Thanks to the generosity of the husband of a Council member, the committee was able to present a gift, to the Concord School Committee, of three framed exhibits of the Mary Rice/Abraham Lincoln petition. Mary Rice was a schoolteacher in Concord in the 1800’s, and also a stationmaster on the Underground Railroad. It was she who, moved by the story of John Jack’s life, used to plant lilies on his grave. She gathered signatures of the children of Concord, attaching them to a petition to Abraham Lincoln, asking him to ensure that no children be enslaved. President Lincoln wrote back, saying, “Please tell these little people I am very glad their young hearts are so full of just and generous sympathy and that while I have not the power to grant all they ask, I trust that they will remember that God has, and that, as it seems, He will do it.”
The committee obtained archival copies of the petition, the signatures and Lincoln’s reply, having them framed for each of the three Public Elementary Schools in Concord.
In the middle of the year, the Drinking Gourd committee was alerted to the situation of the ‘Peter Hutchinson house’ on Bedford St. The owner had died, and the heirs had put the property on the market, and applied to have the structure demolished. This particular house was on the Town’s ‘Demolition Delay’ list, a bye-law that gives time for town agencies to find ways to save structures of historic importance. A six-month delay was issued, and the committee went to work. It was discovered that the house was originally built by Caesar Robbins after he was given his freedom, only later moved to the Bedford St location.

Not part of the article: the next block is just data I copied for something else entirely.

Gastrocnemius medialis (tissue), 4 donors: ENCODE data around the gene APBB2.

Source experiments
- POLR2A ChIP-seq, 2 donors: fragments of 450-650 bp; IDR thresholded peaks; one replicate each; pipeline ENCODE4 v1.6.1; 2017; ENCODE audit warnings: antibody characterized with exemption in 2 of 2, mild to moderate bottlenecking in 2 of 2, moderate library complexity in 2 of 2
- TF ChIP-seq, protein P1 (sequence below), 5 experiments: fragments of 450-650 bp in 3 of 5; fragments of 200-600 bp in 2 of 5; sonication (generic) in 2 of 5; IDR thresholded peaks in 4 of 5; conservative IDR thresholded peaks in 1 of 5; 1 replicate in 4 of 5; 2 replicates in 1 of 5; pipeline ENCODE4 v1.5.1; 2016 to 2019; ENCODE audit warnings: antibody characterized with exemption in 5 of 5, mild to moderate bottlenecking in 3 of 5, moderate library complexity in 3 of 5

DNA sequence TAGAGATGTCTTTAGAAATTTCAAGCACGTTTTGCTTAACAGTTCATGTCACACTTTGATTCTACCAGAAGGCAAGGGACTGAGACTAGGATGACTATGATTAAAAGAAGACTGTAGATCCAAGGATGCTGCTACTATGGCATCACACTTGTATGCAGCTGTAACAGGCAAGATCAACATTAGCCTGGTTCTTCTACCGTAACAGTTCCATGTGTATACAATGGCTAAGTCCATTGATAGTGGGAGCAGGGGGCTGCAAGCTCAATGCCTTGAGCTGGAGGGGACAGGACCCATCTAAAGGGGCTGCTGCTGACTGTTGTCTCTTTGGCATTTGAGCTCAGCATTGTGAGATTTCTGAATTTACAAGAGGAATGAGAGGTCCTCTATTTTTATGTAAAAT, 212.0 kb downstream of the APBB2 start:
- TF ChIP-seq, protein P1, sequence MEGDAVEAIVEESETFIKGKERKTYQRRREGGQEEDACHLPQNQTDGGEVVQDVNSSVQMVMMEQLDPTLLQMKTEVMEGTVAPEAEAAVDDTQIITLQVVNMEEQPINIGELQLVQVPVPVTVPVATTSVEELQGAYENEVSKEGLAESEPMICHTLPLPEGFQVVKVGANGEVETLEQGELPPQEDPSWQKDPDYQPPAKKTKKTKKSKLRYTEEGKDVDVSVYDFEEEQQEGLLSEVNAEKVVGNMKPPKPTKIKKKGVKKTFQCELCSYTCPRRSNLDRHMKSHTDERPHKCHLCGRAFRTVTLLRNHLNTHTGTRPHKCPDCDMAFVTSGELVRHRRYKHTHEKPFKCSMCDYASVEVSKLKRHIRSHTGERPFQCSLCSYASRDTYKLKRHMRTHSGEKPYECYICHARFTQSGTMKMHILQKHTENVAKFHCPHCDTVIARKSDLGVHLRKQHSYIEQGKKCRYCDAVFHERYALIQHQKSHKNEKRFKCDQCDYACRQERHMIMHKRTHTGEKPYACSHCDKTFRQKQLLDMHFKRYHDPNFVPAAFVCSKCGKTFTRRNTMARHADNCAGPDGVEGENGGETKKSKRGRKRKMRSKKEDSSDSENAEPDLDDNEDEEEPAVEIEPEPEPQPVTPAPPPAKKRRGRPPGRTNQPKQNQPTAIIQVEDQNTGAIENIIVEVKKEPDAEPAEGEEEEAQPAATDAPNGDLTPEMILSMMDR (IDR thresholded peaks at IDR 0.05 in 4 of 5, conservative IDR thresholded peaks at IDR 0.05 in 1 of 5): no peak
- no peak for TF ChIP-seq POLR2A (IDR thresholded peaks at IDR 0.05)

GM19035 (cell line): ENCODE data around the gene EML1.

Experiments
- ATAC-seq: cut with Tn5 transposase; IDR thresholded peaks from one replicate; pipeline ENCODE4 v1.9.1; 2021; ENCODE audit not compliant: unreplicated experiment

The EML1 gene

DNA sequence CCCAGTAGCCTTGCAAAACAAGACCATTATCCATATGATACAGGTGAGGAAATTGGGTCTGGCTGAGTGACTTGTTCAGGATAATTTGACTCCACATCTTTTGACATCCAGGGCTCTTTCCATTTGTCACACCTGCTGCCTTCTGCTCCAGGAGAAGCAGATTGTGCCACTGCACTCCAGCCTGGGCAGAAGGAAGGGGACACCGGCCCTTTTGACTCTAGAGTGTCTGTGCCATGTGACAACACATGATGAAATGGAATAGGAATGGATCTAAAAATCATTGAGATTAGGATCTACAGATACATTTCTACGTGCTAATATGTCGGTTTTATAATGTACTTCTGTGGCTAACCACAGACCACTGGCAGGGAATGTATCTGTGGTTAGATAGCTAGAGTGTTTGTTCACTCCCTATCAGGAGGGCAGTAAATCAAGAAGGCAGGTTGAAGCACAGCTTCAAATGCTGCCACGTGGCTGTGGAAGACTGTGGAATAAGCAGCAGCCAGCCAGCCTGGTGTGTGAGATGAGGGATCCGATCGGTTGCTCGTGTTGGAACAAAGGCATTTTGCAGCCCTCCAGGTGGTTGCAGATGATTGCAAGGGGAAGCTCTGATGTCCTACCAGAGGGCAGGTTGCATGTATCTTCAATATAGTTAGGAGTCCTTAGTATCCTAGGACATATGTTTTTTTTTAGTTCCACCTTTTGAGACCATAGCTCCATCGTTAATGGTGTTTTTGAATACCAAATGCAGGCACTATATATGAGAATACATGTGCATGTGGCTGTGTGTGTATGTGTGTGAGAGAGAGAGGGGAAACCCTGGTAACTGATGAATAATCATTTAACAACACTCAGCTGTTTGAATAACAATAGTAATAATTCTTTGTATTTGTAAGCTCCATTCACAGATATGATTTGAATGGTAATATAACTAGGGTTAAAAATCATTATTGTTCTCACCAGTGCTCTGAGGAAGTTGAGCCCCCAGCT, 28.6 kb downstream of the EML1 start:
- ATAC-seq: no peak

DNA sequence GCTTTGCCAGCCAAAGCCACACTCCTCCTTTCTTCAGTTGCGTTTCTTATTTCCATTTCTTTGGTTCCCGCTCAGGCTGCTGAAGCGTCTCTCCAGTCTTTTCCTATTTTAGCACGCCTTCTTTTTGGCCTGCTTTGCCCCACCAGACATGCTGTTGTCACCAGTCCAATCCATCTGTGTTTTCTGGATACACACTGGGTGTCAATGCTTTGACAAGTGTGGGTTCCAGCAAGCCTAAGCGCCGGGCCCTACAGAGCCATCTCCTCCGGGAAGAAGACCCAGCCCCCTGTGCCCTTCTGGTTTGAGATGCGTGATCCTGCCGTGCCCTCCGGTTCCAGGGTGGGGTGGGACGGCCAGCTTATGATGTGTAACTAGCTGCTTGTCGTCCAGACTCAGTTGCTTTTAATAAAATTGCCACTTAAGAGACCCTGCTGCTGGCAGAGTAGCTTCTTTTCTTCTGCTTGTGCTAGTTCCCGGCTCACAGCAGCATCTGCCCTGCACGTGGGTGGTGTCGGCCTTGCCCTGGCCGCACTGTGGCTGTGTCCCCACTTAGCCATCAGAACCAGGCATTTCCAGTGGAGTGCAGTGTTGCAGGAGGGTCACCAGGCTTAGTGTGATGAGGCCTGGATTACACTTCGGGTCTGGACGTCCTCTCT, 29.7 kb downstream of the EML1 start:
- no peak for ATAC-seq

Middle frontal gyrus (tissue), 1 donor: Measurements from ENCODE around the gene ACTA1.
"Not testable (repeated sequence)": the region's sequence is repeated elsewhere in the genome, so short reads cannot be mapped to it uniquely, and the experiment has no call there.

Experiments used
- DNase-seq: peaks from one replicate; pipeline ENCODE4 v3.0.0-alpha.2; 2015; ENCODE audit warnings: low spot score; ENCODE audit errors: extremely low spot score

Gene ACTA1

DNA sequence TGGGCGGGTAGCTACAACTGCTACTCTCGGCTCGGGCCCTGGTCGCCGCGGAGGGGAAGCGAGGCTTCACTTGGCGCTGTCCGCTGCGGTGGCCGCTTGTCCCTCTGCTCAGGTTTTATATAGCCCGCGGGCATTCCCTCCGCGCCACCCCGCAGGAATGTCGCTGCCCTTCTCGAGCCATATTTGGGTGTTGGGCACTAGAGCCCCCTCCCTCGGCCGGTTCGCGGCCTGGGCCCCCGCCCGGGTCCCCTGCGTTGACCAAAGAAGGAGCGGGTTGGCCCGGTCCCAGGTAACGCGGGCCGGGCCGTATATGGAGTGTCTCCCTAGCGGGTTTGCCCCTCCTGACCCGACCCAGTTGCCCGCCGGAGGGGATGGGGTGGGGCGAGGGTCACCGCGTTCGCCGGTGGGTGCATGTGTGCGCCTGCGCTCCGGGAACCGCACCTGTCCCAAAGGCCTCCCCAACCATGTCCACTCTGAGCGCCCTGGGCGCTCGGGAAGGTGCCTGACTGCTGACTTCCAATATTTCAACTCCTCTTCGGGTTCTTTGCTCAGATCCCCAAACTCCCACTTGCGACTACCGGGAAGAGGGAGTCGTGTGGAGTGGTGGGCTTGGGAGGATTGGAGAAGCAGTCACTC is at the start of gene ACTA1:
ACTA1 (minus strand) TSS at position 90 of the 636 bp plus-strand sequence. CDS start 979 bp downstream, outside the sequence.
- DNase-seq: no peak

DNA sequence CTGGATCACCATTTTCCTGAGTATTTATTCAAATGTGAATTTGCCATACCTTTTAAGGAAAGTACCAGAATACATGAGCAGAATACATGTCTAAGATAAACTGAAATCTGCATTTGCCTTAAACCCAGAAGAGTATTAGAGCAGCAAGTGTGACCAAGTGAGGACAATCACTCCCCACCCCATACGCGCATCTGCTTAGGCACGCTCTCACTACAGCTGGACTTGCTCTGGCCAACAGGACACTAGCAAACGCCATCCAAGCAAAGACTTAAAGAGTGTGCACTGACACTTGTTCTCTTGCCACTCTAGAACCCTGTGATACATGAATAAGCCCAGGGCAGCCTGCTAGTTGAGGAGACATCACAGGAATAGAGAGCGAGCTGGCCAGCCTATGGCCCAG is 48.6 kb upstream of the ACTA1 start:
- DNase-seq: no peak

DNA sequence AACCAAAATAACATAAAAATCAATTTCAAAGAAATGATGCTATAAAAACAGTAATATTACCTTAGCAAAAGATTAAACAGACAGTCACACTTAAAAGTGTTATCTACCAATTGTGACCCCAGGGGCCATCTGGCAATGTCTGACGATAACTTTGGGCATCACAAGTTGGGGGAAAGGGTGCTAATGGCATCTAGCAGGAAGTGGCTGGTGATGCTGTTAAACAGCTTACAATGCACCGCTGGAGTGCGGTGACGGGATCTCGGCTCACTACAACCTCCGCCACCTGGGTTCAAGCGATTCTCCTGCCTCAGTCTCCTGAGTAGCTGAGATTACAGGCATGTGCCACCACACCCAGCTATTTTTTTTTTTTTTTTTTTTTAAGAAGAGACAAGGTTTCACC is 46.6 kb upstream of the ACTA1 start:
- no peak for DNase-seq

Robbins and his extended family lived in the house for over one hundred years, and their stories touch on much of the history of Concord. They are mentioned by Thoreau, figure in the history of the Concord Female Anti-Slavery Society, have connections to the Barrett family, the Emerson-Bliss families, the Old Manse, and Simon Hunt.
In deciding to save the house, hoping to move it to a location closer to its original site, and turn the structure into an interpretive museum of African-American, Abolitionist and Civil Liberties history, the committee began a fundraising campaign.
It transpired that the entire property needed to be purchased, so the Drinking Gourd Committee submitted an application for funding to the Concord Preservation Committee. They have approved the request, and we now wait for voters’ approval at April’s Town Meeting. Funds would then become available after July 1st. Generous donations from interested citizens, and a matching funds challenge by a local former business owner, Bill Barber, have done much to help the fundraising goal, but much more will be needed to move, preserve, renovate and turn the house into the interpretive site that is the ultimate goal. Details and more information on these and other Human Rights Council activities can be found on the website www.cchumanrights.org
In addition to the above activities, the Council has been involved in working with residents about rights violations, hate crimes and issues of discrimination. We are not professional mediators, but act as a resource for the community in finding mediators, sensitivity training, legal advice, etc. We hosted Sunila Thomas George, from the Massachusetts Commission Against Discrimination, at one of the monthly meetings, and worked with the police on a neighborhood dispute, as well as an incident of vandalism in the town.
During the year, we also co-sponsored The Homelessness Forum, the Communities for Restorative Justice Howard Zehr event, and the Combatants for Peace speakers at Kerem Shalom.
Two newsletters are published each year, Fall and Spring. Anyone who would like to be added to our mailing list can reach us at P.O. Box 744, Concord MA 01742.